OPP visits to nuclear activists questioned
Published Monday, September 23, 2013 6:35PM EDT
Provincial police are taking some heat for a series of unexpected house calls. At least seven anti-nuclear dump activists were visited at home before they presented at federal review panel hearings in Kincardine.
While the visits were unnerving for some, the OPP are calling it proactive policing.
The visits are in addition to a strong police presence at the nuclear waste hearings taking place in Kincardine, where the security is evident both outside and inside as well, with several guards on hand.
But keeping the peace at these contentious hearings over plans to bury nuclear waste near Lake Huron actually started weeks ago when OPP officers dropped by the homes of at least eight planned presenters.
Beverly Fernandez, spokesperson for Stop the Great Lakes Dump, was one of them.
“They were pleasant and calm, but yes I would say unnerving, absolutely."
She says officers asked whether her group was planning any protests at the hearings. At least six other anti-dump activists and one pro-dump presenter were visited by the OPP's liaison team.
The team was created in the wake of the Caledonia protest back in 2006 to try and head off trouble before it begins.
South Bruce OPP Const. Kevin Martin says “Anywhere we may encounter, shall we say, passionate views one way or the other, we would like to have a rapport beforehand going in there, so we're able to mediate and hopefully keep the peace in a very calm way."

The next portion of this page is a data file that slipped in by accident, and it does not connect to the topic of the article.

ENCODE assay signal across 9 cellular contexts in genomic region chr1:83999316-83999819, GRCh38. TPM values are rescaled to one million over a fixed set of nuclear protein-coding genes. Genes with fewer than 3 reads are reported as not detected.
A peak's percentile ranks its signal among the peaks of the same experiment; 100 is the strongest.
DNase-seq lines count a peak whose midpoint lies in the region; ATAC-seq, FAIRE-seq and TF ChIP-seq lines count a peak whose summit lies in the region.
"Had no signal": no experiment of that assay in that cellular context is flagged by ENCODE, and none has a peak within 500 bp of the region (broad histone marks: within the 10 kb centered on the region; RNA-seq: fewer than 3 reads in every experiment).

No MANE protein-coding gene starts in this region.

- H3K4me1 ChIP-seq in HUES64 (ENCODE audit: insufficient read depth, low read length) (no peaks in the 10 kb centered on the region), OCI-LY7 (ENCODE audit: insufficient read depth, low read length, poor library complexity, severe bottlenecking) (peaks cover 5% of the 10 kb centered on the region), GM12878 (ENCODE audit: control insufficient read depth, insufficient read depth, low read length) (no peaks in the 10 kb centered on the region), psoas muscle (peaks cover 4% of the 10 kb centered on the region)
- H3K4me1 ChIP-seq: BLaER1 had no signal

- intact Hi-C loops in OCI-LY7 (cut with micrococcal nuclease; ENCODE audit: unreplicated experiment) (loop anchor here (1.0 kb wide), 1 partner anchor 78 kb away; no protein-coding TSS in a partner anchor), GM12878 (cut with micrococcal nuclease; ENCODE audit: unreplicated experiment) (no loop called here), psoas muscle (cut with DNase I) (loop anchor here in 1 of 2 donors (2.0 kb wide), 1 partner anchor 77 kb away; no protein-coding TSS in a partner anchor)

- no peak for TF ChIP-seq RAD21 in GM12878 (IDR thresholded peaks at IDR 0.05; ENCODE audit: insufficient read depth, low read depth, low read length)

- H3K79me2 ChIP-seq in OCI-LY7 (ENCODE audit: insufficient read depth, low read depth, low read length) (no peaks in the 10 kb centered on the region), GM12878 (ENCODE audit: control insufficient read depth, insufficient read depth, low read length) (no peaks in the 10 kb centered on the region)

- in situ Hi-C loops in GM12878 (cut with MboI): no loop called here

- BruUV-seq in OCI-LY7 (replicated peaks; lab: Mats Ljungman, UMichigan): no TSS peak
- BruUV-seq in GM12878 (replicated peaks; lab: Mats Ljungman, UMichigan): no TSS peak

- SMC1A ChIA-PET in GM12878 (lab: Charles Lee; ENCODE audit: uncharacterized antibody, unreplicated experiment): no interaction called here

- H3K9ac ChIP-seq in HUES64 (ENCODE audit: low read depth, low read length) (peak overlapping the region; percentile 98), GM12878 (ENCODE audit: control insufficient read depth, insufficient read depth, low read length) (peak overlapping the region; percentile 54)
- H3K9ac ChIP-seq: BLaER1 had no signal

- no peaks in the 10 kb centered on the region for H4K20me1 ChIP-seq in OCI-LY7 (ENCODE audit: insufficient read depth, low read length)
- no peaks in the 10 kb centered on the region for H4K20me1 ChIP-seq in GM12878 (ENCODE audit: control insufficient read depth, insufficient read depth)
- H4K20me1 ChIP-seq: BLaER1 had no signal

But that's not how everyone sees it. Some nuclear dump opponents say officers must decide whether they are part of the Ontario Provincial Police or the ‘Ontario Political Police.’
Sarnia Mayor Mike Bradley says "It is inappropriate in Ontario for police forces to be approaching citizens to say that ‘We understand you’re speaking at hearings, and we want to know more about you.’ That just is not acceptable."
Fernandez says she wasn't intimidated by the police visit, but still found it inappropriate.
“They’re just ordinary citizens and they’re making a presentation and now they get a visit from the police, well what does that lead one to believe?"
Martin says "We are absolutely neutral. We are in it for the Province of Ontario. We protect everybody equally and this is just a proactive way of doing that."
So far there have been no protests or demonstrations at the hearings, but if the review panel gives Ontario Power Generation the green light to move forward with the plan all bets may be off.